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Rural transformations

In the 21st century, the rural is increasingly decoupled from the agrarian. This warrants critical rethinking of rural transformations.

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Land and resources are back on the political agenda — at the heart of contemporary conflicts over livelihoods and environments. While global land grabbing for infrastructure, industries, agriculture, nature conservation, and carbon storage is central to the debate, these ongoing processes are linked to a much wider spectrum of interests.

Contemporary resource frontiers take various forms, including:

  • Food production, food systems and food regimes
  • agro-industrial plantations
  • extractive industries
  • energy production
  • tourism
  • nature conservation

Rural life is also shaped by domestic and international migration, deagrarianization, state and non-state forms of governance, international trade as well as new forms of authoritarian populism.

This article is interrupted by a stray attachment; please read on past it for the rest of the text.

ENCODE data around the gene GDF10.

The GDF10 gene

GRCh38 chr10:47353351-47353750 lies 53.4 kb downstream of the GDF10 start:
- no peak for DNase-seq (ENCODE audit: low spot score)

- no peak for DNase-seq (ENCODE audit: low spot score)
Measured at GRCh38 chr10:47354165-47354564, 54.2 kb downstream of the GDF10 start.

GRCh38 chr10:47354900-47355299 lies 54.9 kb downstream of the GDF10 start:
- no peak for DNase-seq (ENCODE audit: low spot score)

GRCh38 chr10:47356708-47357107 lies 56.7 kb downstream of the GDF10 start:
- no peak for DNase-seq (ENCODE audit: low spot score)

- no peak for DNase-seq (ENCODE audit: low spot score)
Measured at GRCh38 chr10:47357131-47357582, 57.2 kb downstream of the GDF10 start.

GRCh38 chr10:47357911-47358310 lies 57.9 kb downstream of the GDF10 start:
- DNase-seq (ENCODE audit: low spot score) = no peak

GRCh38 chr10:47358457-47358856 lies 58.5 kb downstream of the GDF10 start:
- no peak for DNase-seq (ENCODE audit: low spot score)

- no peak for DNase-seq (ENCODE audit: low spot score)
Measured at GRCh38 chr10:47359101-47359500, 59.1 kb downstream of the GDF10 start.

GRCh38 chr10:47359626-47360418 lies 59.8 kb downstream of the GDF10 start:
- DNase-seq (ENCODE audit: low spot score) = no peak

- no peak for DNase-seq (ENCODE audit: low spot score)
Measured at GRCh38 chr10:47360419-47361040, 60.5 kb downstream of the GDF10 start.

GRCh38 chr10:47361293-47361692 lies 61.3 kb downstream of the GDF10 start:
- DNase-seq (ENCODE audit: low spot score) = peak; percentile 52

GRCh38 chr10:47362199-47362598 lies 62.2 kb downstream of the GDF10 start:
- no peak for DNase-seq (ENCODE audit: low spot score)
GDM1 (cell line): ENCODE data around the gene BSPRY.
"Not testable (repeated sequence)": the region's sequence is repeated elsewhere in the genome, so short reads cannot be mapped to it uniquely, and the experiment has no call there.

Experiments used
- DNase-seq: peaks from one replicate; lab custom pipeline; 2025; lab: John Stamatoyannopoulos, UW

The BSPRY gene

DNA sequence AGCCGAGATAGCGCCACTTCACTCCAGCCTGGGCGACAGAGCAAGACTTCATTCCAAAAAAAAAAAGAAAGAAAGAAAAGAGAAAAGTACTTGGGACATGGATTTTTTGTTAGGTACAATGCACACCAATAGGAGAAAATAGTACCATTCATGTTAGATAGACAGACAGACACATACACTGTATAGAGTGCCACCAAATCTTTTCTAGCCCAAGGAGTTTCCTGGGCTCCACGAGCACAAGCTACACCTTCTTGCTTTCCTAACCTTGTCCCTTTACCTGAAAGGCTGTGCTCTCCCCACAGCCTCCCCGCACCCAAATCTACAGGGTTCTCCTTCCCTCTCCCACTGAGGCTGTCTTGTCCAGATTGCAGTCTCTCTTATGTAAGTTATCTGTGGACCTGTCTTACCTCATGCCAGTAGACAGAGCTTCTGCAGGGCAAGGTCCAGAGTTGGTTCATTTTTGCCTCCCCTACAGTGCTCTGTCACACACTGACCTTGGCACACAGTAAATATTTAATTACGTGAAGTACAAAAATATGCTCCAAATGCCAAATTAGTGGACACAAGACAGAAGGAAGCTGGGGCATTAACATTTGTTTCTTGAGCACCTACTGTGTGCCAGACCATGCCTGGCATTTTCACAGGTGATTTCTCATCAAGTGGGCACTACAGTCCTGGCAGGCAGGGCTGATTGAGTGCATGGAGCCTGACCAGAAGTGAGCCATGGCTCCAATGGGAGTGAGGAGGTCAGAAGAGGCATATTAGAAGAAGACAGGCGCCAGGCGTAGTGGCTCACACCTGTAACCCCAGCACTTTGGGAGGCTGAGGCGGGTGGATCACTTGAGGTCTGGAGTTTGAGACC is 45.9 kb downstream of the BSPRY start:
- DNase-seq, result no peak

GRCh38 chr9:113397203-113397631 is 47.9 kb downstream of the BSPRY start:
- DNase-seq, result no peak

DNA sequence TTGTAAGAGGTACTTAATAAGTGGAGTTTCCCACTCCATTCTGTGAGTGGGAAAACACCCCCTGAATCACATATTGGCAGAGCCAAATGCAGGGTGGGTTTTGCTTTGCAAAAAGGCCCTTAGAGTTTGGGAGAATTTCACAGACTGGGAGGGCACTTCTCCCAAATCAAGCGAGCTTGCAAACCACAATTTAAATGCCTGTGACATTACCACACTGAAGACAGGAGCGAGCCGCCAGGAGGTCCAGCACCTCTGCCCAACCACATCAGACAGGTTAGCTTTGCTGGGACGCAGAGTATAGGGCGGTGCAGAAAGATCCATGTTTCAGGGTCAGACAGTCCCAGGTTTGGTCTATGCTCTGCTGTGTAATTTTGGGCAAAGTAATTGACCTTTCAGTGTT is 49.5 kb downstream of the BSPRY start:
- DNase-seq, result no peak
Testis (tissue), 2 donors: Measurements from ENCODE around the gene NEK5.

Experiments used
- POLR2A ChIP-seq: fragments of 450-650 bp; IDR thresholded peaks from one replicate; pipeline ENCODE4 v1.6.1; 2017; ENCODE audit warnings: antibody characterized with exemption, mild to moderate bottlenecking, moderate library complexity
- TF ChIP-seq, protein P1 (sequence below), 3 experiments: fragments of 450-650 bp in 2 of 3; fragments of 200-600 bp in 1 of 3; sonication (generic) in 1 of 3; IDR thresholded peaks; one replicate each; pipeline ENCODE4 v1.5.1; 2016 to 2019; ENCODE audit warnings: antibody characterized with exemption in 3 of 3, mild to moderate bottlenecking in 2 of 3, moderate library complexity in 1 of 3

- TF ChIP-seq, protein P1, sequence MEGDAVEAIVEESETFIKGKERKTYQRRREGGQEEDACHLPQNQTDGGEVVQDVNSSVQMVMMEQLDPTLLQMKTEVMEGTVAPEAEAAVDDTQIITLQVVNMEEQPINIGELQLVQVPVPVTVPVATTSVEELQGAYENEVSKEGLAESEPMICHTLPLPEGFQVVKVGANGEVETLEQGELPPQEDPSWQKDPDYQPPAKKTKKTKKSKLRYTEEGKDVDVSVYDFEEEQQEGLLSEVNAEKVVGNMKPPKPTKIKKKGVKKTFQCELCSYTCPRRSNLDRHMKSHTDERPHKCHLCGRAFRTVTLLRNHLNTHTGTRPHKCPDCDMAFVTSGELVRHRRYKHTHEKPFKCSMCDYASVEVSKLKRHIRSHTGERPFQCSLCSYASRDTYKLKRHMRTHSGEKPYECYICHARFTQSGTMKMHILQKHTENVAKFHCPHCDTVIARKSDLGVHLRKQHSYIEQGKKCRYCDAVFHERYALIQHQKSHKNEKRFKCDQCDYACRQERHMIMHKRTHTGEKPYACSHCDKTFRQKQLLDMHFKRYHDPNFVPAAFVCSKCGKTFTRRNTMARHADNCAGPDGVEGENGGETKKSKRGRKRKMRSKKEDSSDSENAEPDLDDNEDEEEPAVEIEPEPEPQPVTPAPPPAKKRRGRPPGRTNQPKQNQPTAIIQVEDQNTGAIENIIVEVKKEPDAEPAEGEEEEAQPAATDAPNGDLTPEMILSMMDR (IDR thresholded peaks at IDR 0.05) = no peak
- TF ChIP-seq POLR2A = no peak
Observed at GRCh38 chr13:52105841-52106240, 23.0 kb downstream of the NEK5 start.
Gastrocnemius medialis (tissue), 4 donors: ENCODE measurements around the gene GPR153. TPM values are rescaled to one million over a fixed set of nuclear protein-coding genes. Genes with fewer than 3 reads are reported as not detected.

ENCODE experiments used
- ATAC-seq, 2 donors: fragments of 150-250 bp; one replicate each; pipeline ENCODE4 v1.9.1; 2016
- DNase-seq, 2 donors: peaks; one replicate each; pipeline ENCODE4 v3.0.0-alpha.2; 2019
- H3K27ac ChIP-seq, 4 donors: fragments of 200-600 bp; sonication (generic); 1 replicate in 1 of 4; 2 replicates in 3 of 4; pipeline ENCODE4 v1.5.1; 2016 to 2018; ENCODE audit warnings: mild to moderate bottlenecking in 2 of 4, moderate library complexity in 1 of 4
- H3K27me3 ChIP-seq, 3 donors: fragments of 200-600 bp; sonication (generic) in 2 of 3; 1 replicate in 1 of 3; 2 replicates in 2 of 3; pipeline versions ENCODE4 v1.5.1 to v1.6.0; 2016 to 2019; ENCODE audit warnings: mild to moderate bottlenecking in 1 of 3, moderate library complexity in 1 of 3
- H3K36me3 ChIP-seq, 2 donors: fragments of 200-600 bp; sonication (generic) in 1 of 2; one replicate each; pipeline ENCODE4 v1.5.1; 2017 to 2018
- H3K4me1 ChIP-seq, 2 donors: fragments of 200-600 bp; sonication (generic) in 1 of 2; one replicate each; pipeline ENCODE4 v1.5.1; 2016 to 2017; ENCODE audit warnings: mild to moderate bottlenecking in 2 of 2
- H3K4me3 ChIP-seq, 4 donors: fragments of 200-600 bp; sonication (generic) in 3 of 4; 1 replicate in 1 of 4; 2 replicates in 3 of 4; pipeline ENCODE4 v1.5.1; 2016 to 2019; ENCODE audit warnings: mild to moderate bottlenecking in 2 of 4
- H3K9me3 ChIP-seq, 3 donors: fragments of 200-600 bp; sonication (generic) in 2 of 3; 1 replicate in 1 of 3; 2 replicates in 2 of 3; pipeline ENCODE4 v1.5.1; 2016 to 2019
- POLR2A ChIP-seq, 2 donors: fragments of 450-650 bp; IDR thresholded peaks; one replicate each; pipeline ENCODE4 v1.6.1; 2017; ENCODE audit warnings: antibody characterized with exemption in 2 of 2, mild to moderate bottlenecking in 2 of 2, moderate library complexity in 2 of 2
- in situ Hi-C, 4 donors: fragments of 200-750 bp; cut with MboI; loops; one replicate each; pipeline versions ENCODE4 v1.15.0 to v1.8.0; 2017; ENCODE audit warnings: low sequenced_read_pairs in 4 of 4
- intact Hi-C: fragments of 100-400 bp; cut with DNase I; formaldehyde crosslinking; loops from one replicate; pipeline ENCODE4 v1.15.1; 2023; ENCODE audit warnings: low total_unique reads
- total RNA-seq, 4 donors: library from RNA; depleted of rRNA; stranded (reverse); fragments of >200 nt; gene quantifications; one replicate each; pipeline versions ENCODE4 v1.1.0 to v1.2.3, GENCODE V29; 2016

Responses from rural peoples involve not only passivity or resistance but also other – at times contradictory – forms of agency. Such agency manifests in projects and processes that both involve agriculture and go far beyond it. Consequently, in the 21st century, ‘the rural’ is increasingly decoupled from ‘the agrarian’ in ways that warrant critical rethinking of rural transformations.

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Published May 15, 2018 4:29 PM - Last modified Nov. 8, 2022 4:01 PM